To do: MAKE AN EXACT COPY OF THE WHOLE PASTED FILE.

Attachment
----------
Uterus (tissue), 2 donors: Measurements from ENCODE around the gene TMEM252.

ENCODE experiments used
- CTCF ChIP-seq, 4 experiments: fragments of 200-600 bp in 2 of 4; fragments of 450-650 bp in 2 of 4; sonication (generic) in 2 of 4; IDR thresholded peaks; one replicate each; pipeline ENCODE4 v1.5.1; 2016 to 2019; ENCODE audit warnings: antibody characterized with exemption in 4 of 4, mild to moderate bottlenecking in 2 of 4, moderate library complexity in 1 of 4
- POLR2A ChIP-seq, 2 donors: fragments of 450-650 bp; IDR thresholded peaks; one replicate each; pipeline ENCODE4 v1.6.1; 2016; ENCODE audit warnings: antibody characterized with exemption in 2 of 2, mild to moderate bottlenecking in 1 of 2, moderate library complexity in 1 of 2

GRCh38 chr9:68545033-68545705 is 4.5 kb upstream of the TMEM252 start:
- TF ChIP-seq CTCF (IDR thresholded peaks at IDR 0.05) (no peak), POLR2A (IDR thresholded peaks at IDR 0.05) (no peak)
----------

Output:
Uterus (tissue), 2 donors: Measurements from ENCODE around the gene TMEM252.

ENCODE experiments used
- CTCF ChIP-seq, 4 experiments: fragments of 200-600 bp in 2 of 4; fragments of 450-650 bp in 2 of 4; sonication (generic) in 2 of 4; IDR thresholded peaks; one replicate each; pipeline ENCODE4 v1.5.1; 2016 to 2019; ENCODE audit warnings: antibody characterized with exemption in 4 of 4, mild to moderate bottlenecking in 2 of 4, moderate library complexity in 1 of 4
- POLR2A ChIP-seq, 2 donors: fragments of 450-650 bp; IDR thresholded peaks; one replicate each; pipeline ENCODE4 v1.6.1; 2016; ENCODE audit warnings: antibody characterized with exemption in 2 of 2, mild to moderate bottlenecking in 1 of 2, moderate library complexity in 1 of 2

GRCh38 chr9:68545033-68545705 is 4.5 kb upstream of the TMEM252 start:
- TF ChIP-seq CTCF (IDR thresholded peaks at IDR 0.05) (no peak), POLR2A (IDR thresholded peaks at IDR 0.05) (no peak)